Many of our APSM members are Specials Manufacturers who are licensed, regulated and inspected by the Medicines and Health Regulatory Authority (MHRA) and must also comply with the principles of Good Manufacturing Practice (GMP) adopted by the EU Commission.
Frequently asked questions
Medicines and licenses
What is a licensed medicine and how do they gain their licence?
A licensed medicine is a medical product prescribed by doctors to patients, which holds an MHRA (Medicines and Healthcare products Regulatory Agency) approved marketing authorisation.
In order to get a licence, the medicine that has been discovered, must be successfully tested via clinical trials. These trials will be carried out on people with the aim of ensuring that the medicine is safe, effective and to discover what side effects the medicine may cause. About one fifth of medicines that are tested on clinical trials are successful.
Once the clinical trials have proved successful, then the MHRA can issue a marketing authorisation for that medicine and it can go on the market. The effects of the medicine will be continuously monitored for safety.
Why do medicines need to be licensed?
Having a marketing authorisation means that the medicine has passed all the safety checks, which will have included a clinical trial on humans. In order for a marketing authorisation to be issued, the trials must have concluded that the product is of a high standard, will effectively treat the ailment it was designed for and also that the risks and side effects are at a minimum. In short, licensing medication helps to protect patients from adverse side effects.
Who licenses medicines?
The Medicines and Healthcare products Regulatory Agency (MHRA) are in control of the issue of a marketing authorisation. The MHRA are a government controlled organisation founded in 2003 and are responsible for making sure that medicine and medical devices work effectively and are safe to all users.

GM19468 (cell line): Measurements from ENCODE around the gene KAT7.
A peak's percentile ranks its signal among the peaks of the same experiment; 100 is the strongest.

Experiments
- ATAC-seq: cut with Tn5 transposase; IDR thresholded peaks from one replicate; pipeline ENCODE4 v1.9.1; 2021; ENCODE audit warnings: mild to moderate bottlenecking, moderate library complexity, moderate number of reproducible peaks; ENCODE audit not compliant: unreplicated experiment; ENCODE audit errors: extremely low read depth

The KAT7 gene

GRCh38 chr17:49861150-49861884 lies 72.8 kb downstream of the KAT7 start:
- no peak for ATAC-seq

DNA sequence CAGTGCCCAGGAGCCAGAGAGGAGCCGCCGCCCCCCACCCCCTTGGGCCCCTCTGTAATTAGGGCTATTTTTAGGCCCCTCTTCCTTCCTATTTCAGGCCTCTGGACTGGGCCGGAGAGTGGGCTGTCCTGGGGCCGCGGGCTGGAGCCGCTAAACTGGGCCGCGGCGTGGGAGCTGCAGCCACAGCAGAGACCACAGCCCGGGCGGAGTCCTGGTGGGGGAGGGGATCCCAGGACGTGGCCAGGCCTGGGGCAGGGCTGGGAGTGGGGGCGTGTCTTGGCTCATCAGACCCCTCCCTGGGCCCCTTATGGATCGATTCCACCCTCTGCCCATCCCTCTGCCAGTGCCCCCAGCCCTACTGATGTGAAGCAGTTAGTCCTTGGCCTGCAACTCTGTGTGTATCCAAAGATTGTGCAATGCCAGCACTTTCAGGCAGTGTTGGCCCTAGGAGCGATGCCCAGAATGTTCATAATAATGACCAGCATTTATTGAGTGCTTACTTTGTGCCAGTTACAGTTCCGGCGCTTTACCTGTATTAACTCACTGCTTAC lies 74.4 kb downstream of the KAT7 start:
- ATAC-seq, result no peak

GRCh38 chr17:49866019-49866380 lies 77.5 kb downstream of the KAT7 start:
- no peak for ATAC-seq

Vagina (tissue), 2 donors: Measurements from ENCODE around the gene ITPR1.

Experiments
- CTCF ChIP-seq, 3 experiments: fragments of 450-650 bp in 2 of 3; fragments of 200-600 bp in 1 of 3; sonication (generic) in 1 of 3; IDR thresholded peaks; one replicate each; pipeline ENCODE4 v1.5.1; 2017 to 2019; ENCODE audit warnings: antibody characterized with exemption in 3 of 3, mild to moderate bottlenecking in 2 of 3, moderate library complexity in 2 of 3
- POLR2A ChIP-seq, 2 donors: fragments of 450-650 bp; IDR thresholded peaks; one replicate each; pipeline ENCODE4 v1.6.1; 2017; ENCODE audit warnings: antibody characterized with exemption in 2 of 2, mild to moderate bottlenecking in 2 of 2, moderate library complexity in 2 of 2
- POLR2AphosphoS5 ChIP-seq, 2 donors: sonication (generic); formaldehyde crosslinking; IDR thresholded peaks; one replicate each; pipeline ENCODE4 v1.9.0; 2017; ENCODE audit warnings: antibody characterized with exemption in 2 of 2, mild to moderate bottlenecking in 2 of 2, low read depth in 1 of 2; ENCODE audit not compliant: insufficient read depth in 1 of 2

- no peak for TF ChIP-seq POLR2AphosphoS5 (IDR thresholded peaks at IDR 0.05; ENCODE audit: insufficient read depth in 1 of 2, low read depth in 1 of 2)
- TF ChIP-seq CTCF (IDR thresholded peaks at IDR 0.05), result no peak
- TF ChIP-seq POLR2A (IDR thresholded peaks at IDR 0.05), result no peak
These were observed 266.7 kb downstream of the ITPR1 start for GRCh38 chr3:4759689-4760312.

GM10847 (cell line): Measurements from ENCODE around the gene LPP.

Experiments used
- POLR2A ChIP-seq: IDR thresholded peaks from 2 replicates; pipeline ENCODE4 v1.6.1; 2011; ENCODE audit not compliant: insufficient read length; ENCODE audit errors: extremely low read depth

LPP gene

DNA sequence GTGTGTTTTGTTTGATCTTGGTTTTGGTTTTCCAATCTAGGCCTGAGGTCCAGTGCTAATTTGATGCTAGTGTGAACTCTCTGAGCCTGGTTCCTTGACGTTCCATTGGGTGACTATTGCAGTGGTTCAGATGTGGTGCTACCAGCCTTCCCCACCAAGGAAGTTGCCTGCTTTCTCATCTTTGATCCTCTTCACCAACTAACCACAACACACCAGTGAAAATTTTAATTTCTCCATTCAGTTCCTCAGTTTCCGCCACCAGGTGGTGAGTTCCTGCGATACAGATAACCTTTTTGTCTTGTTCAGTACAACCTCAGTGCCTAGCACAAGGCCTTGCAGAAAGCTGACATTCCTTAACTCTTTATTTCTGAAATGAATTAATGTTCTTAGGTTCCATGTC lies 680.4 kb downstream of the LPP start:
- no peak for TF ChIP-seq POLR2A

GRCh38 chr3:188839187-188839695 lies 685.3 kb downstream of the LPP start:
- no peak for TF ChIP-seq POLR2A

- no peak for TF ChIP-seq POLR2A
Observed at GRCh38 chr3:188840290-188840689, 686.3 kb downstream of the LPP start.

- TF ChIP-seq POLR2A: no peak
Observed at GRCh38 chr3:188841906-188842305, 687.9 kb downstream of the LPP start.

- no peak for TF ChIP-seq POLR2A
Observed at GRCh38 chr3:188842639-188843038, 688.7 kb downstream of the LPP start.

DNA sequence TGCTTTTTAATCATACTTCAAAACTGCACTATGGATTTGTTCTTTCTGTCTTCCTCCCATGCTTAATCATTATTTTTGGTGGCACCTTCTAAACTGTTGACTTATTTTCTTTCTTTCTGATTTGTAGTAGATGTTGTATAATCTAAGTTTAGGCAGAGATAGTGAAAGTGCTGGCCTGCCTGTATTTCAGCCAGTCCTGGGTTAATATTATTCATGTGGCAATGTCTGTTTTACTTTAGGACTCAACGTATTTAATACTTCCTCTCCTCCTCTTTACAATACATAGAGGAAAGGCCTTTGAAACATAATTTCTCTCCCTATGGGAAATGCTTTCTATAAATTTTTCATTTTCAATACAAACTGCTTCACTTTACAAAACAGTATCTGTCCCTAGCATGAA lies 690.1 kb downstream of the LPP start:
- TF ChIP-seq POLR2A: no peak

Why are some medicines unlicensed?
Unlicensed medicine is only available by prescription and is known in the industry as a ‘Special’. They are specially formulated for a patient’s specific needs and this is why they remain unlicensed; there is no commercial interest for the medicine to be mass produced. A fairly common occurrence in the Specials industry is when a medicine is available in the form of a tablet, but needs to be formulated into a liquid for a patient who has difficulty swallowing.
How do I know if a medicine is unlicensed?
The patient will be informed if a medicine that has been prescribed is an unlicensed medicine. It isn’t common for a Special to be prescribed, as can be seen by the NHS expenditure figures in 2009, where unlicensed medicines only accounted for less than 1% of primary care expenditure.(Reference: David Lloyd, Personal Communication, The information Centre & Putting QUIPP into action: Reinvesting at least £100 million through quality and effective prescribing. Views of an expert panel online)